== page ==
if [[ $REPLY =~ ^[Yy]$ ]]
        if [ ! -f "${KERNEL_OBJ_DIR}/.config" ]
            # Missing kernel config, create one.
            # A .config already exists. Prompt the User in case they want to
            # create a new config with this build.
            read -p "Do you want to generate a new kernel .config? [y/n] " -n 1 -r
            if [[ $REPLY =~ ^[Yy]$ ]]

    read -p "Build modules (assumes existing kernel build)? [y/n] " -n 1 -r
    if [[ $REPLY =~ ^[Yy]$ ]]


You might notice there are a lot of environment variables. Where are they defined? The environment variables are arguments to the container. The variables each point to binary or source directories on the host system. Those binary/source directories are also mounted as volumes7 in the container. You want to keep those binary directories on the host otherwise you’d be building the kernel and modules from scratch every time!

The initramfs Build Image

QEMU a requires an initramfs with a basic userland. Creating the initramfs breaks down into a five step process:

  1. Generate basic userland utilities using a tool like busybox8.
  2. Create the skeleton of the rootfs.
  3. Copy over your utilities from (1) into (2).
  4. Copy over the init script and custom module kobjects into (2).
  5. Use cpio to package the filesystem up.

The initramfs Dockerfile9 implements the steps. The output of running the initramfs container is a initramfs-busybox-x86.cpio.gz.

Custom Kernel Modules In QEMU

With the bzImage and initramfs archive in hand, you are ready to boot the kernel. The run.sh10 script shows the QEMU incantation needed to boot the system and get dropped into a terminal at the root:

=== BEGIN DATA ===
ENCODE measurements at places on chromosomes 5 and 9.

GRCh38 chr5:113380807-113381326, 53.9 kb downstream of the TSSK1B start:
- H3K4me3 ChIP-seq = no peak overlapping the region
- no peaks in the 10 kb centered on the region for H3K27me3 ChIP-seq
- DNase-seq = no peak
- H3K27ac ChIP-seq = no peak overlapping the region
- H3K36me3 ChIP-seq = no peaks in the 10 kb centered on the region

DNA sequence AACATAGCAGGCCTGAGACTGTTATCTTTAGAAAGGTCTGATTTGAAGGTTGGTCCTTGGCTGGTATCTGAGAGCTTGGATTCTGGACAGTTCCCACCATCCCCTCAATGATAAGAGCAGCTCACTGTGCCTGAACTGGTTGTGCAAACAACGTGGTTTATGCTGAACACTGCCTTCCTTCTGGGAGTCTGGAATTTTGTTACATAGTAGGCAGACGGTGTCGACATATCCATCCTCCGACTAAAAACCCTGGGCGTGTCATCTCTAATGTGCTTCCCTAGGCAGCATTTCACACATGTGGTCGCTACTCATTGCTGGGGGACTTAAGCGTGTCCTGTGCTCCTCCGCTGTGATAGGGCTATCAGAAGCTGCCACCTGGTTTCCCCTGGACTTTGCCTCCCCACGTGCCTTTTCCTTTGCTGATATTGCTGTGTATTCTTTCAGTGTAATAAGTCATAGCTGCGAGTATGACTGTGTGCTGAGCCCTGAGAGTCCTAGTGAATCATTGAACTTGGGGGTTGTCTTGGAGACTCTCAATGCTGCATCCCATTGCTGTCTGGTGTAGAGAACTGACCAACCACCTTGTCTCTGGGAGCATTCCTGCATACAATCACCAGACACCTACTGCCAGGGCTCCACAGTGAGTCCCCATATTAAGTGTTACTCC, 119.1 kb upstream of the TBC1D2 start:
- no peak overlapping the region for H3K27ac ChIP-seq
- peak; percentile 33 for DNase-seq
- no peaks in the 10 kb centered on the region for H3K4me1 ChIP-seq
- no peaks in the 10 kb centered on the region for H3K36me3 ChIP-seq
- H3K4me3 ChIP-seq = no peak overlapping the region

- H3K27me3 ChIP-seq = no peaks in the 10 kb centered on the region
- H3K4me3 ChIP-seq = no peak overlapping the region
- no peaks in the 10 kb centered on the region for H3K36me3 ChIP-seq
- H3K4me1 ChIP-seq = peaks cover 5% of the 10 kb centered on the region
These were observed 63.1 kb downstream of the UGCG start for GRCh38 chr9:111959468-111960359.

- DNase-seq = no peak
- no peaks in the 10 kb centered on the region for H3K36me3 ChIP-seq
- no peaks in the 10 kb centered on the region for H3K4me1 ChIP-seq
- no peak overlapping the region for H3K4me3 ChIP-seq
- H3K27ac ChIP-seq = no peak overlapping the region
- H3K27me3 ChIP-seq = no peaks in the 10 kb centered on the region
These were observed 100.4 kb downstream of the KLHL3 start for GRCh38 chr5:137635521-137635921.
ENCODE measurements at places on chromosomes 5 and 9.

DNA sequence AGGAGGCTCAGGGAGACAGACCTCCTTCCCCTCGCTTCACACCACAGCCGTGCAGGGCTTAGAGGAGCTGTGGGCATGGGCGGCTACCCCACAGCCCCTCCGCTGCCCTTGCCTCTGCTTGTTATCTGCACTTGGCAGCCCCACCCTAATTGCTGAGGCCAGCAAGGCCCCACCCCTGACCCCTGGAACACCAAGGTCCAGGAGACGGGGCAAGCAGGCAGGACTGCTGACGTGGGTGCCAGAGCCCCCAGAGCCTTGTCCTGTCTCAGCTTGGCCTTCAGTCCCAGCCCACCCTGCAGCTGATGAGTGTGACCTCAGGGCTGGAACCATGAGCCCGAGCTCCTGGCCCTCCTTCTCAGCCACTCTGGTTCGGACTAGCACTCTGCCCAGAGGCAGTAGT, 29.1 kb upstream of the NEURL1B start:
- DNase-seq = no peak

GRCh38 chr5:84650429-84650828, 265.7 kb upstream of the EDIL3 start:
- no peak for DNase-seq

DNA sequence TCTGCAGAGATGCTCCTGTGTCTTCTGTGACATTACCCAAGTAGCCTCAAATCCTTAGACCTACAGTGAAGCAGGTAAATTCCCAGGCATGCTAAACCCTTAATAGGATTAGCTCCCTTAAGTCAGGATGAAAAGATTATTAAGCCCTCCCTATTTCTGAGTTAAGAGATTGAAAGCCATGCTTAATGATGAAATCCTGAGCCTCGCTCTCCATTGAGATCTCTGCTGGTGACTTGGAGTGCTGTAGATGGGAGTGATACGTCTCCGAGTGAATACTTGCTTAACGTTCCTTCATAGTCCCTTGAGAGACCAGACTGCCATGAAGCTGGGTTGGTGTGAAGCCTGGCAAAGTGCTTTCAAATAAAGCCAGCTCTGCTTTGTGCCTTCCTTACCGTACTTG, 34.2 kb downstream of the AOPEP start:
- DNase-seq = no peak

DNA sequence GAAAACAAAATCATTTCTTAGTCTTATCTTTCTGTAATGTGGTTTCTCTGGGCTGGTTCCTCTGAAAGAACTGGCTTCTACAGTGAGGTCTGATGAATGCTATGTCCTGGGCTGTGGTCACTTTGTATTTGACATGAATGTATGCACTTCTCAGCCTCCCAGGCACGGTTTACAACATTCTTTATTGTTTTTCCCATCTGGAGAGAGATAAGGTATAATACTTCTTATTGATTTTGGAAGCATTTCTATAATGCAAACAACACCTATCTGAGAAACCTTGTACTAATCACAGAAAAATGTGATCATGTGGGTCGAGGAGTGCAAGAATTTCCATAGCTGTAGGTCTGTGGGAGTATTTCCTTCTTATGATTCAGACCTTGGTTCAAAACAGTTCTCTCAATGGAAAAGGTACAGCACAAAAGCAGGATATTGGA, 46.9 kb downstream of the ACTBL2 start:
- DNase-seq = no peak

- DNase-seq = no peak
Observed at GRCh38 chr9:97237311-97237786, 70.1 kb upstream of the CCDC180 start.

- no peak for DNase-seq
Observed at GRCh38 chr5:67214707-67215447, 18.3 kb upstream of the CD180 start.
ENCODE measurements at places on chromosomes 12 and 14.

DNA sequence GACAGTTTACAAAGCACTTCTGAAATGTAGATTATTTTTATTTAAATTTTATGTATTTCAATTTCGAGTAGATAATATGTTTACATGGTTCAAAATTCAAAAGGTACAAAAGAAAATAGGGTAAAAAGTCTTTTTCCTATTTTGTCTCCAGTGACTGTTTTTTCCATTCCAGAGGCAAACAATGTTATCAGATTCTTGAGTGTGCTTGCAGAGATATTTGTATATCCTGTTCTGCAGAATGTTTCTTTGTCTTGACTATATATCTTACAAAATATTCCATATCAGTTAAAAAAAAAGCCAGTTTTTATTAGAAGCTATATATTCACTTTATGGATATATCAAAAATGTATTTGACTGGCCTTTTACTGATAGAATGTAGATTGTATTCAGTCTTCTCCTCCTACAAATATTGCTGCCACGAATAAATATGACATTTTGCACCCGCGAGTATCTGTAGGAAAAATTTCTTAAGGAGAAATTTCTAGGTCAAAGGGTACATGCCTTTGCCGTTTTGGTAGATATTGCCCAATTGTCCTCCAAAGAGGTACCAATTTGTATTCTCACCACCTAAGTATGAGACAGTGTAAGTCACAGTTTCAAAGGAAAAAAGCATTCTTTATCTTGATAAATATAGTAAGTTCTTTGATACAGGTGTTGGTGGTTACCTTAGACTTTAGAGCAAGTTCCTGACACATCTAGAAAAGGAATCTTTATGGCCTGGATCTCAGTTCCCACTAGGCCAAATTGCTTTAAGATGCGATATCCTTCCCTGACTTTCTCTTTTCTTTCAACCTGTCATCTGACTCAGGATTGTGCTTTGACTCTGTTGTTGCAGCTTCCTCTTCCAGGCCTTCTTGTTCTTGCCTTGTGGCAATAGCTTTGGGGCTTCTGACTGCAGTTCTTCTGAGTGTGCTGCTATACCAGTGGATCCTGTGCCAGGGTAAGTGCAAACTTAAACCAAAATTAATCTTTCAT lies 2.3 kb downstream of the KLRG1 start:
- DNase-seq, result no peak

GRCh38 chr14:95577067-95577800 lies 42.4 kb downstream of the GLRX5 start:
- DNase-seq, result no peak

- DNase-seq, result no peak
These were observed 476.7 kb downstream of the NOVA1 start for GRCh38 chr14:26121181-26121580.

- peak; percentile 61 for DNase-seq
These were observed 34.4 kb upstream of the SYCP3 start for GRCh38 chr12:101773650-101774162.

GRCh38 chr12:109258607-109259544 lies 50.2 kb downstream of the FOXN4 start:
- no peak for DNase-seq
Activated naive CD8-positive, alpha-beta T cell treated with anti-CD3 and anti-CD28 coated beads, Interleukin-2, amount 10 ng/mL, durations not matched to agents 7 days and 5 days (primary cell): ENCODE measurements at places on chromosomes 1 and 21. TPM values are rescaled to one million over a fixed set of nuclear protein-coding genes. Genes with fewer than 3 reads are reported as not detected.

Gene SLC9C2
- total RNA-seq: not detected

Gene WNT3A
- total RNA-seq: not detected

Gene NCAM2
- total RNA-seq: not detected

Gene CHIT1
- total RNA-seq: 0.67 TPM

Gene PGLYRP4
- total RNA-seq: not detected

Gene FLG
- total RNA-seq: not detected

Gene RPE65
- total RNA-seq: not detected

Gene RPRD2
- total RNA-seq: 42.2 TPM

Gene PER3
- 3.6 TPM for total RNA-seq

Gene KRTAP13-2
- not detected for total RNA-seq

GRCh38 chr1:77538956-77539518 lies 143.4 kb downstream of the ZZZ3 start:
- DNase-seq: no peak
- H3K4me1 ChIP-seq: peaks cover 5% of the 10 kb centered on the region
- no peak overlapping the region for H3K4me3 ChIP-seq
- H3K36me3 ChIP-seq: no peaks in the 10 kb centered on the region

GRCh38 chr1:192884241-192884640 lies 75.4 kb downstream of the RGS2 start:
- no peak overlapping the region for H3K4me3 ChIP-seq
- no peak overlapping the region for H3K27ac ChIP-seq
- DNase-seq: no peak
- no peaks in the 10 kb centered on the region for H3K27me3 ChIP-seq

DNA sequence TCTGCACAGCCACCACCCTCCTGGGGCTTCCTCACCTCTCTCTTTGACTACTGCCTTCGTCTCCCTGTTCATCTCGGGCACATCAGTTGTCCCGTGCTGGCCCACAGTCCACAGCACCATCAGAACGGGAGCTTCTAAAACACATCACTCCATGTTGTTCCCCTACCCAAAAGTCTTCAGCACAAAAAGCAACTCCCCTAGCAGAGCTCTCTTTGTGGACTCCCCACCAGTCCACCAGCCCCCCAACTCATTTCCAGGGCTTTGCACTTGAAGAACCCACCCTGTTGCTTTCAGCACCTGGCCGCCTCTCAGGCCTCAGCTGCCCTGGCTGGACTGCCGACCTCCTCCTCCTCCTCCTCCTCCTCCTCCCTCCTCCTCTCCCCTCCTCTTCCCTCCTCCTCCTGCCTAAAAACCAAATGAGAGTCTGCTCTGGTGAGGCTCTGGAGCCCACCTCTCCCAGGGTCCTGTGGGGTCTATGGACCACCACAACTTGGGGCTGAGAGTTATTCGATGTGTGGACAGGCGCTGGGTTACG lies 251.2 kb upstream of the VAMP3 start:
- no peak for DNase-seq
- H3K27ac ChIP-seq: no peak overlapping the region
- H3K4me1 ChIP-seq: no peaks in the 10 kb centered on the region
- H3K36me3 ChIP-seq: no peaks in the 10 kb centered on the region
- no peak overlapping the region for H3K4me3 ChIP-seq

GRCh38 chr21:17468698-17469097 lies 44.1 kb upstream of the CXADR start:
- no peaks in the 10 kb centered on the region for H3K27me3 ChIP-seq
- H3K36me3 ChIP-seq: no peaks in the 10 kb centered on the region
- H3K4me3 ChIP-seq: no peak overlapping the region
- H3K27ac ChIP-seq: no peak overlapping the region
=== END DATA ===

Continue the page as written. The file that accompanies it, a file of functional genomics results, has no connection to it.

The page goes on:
qemu-system-x86_64 \
    -kernel "${LDD3_BIN_DIR}/bzImage" \
    -initrd "${LDD3_BIN_DIR}/initramfs-busybox-x86.cpio.gz" \
    -nographic \
    -append "console=ttyS0,115200" \

All LDD3 module kobjects are under the /modules directory. Load/unload scripts exist for most modules. You won’t have any issues following along with the book when fiddling with the /proc filesystem or viewing kernel log messages through dmesg.

With the ability to build modules and test them out in the emulator, you are ready to dive into LDD3.

The LDD3 Experience

LDD3 is a pleasant read given the subject matter. You’ll get the most out of this book if you come in with a solid grasp of the C programming language. Moderate knowledge of Linux development and good operating systems fundamentals11 are critical.

A strong selling point of this book is that you don’t need actual hardware to follow along. Throughout the book, you develop different types of Simple Character Utility for Loading Localities (scull) device drivers. The scull drivers manage an in memory device which removes the need for any specific hardware. Each scull version illustrates a new driver programming concept.